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Sustainable Energy for All (SEforALL) just released newly updated ‘heat maps’ that help identify countries and regions around the world making the most progress  --  and facing the biggest challenges  --  on key sustainable energy issues.

Clean Power

5 Things We Learned From The Newly Updated “Heat Maps” Developed By Sustainable Energy For All

Sustainable Energy for All (SEforALL) just released newly updated ‘heat maps’ that help identify countries and regions around the world making the most progress  —  and facing the biggest challenges  —  on key sustainable energy issues.

Sustainable Energy for All (SEforALL) just released newly updated ‘heat maps’ that help identify countries and regions around the world making the most progress  —  and facing the biggest challenges  —  on key sustainable energy issues.

The four sets of heat maps are focused on access to clean cooking, electricity access, energy efficiency and renewable energy  —  all key topics of Sustainable Development Goal 7, which calls for achieving affordable, reliable, sustainable and modern energy for all by 2030.

Each of the heat maps identifies 20 “high-impact” countries facing the biggest challenges on specific sustainable energy indicators. In the case of electricity access and clean cooking, for example, the high-impact countries are all in Sub-Saharan Africa and Asia.

We read the heat maps in detail and selected five facts that you might find interesting:

  1. CLEAN COOKING: In 2014, 3.04 billion people did not have access to clean fuels and technologies for cooking. Approximately 85% of those without access live in just 20 high impact countries (India, China, Nigeria, Bangladesh, Indonesia, etc.)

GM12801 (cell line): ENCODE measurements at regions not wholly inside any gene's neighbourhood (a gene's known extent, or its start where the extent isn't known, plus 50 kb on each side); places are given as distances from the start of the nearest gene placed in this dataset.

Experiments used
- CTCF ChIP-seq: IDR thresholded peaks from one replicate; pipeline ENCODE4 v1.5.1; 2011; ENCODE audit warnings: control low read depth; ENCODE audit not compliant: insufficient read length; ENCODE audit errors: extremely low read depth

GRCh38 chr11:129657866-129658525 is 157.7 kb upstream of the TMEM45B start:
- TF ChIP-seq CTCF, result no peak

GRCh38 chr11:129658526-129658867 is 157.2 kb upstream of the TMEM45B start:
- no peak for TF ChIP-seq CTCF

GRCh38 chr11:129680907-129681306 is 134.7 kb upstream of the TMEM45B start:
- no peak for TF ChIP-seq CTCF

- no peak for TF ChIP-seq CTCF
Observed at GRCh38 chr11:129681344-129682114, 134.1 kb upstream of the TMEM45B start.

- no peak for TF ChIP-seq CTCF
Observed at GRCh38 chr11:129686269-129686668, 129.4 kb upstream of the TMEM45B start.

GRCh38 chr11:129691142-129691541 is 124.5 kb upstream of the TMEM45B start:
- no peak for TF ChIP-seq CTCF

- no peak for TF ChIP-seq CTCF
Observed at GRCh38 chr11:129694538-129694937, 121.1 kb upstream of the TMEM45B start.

2. ELECTRIFICATION: In 2000, Afghanistan’s electrification rate was close to 0%. By 2010, this had risen to 43% and by 2014 to about 90%. Progress has been primarily driven by the rollout of off-grid renewable energy solutions.
  3. RURAL/URBAN DIVIDE: In urban parts of Africa, the electricity access rate increased from 70.4% in 1991 to 76.0% in 2014. But about 110.6 million people still lacked electricity in 2014, as urban population growth had offset access gains.
  4. ENABLING POLICIES: Kenya, Tanzania and Uganda have put in place enabling policy and regulatory environments for energy access in the Sub-Saharan African region. Kenya aims to achieve universal access by 2020, and is focused on grid electrification. Attractive investment incentives and mini-grid standards have encouraged private sector engagement. Last mile connectivity (grid densification program) is funded through connection fee subsidies.
  5. ENERGY EFFICIENCY: Estimates suggest that energy efficiency investment would need to increase by a factor of 3-6 from current levels of $250 billion a year to reach the 2030 objective.

“By combining and analyzing data in these heat maps, we can show global leaders where they can make the biggest and fastest inroads towards our goal of universal energy access for all by 2030,” said Jane Olga Ebinger, Director of Policy at SEforALL, “The maps also show where big gains are happening so that we can replicate the success of others and help leaders in government, business and civil society make smart choices.”

Ebinger will be posting weekly blogs on the heat maps in the coming weeks. SEforALL will also be posting guest blogs from its partners and doing extensive social media promotion via the hashtag #SDG7HeatMaps

Most of the data for the maps is from the 2017 Global Tracking Framework report, which has been assessing progress towards SEforALL objectives since 2013. The Framework uses available data from household surveys and international databases to track access to electricity, clean cooking sources, improvements in energy intensity and increases in the share of renewable energy compared to overall energy consumption.

The maps also draw on data from the Regulatory Indicators for Sustainable Energy  — commonly known as RISE  —  which evaluate 111 countries on the quality of their policies and regulations for energy access, renewable energy and energy efficiency.

This article was originally posted on The Beam.

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